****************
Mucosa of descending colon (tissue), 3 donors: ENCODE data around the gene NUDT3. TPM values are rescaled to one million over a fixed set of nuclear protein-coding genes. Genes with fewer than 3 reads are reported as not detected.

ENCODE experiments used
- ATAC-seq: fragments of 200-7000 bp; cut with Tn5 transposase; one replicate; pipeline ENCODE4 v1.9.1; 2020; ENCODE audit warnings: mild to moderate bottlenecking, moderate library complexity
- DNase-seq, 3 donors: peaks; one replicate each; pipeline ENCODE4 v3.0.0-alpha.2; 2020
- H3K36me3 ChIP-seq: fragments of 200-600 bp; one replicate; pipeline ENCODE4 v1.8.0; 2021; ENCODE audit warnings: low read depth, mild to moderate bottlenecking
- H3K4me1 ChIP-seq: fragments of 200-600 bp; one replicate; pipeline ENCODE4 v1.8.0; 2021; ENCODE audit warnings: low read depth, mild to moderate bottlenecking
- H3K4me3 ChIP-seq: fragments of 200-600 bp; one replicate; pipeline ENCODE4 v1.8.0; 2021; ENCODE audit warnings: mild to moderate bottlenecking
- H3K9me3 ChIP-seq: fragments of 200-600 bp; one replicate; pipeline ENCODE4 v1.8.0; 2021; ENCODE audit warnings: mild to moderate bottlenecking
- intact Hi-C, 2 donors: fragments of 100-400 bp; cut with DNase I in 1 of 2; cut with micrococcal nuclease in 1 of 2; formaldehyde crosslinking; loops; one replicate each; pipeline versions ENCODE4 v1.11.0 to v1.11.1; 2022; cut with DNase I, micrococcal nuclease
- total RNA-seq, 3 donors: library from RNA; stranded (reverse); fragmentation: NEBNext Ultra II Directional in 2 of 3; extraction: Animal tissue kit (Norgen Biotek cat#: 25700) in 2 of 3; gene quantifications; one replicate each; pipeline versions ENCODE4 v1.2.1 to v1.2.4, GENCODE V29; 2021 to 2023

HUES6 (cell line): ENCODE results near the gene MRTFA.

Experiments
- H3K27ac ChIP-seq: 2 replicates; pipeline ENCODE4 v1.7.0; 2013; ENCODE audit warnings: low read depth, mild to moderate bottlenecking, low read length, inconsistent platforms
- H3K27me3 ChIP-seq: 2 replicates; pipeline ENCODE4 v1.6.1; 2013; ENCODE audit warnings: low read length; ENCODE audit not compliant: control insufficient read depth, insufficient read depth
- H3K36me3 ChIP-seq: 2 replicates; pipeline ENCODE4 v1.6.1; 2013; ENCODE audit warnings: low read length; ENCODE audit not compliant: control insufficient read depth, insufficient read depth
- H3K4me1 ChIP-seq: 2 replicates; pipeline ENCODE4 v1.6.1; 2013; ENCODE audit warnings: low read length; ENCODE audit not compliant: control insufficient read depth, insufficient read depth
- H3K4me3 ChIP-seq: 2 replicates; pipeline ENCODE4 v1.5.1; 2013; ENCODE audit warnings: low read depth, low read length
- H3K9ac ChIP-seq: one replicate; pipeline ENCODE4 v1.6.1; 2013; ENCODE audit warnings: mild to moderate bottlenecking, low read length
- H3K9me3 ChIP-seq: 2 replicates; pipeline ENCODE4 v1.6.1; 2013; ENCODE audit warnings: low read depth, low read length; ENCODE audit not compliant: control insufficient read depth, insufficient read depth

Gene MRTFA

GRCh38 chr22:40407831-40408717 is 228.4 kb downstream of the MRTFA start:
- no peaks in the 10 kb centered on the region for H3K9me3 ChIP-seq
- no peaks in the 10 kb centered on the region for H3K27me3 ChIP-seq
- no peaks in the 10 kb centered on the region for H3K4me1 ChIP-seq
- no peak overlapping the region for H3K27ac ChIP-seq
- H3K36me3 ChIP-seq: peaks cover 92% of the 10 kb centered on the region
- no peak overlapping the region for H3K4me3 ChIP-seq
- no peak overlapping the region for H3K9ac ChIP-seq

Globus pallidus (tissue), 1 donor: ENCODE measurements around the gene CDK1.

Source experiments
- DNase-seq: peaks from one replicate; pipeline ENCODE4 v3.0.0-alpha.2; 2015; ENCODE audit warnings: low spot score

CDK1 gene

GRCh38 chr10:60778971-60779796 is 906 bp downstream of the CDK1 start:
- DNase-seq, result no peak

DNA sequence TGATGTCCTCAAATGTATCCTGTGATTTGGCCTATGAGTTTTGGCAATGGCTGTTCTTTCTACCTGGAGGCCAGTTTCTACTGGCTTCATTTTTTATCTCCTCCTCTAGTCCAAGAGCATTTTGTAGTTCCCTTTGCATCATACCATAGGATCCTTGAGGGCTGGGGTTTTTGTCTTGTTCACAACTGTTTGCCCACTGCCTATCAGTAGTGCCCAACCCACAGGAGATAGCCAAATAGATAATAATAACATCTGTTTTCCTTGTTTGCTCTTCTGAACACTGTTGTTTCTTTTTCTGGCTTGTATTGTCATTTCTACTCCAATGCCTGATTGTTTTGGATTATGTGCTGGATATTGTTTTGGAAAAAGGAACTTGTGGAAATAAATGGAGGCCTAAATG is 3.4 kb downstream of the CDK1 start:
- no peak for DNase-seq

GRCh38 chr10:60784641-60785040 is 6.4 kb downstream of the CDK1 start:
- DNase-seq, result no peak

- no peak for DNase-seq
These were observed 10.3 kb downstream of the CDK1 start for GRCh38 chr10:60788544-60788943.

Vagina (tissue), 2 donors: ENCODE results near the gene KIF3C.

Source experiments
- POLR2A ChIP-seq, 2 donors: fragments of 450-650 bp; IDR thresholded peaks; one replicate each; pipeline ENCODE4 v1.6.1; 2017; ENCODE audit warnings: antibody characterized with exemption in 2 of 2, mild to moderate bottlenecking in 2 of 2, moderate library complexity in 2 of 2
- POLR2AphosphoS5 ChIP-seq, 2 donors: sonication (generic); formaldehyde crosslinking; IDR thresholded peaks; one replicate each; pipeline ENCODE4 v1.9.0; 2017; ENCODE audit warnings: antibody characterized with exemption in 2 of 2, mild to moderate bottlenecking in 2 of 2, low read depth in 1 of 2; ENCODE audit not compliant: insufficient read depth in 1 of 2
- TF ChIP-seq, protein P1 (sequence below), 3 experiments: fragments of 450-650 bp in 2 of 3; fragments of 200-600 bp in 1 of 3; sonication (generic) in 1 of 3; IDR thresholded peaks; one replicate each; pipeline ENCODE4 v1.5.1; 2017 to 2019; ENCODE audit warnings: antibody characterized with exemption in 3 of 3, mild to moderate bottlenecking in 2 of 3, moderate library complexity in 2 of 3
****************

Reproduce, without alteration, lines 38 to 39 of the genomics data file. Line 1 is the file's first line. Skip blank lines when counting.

- DNase-seq, result no peak

- no peak for DNase-seq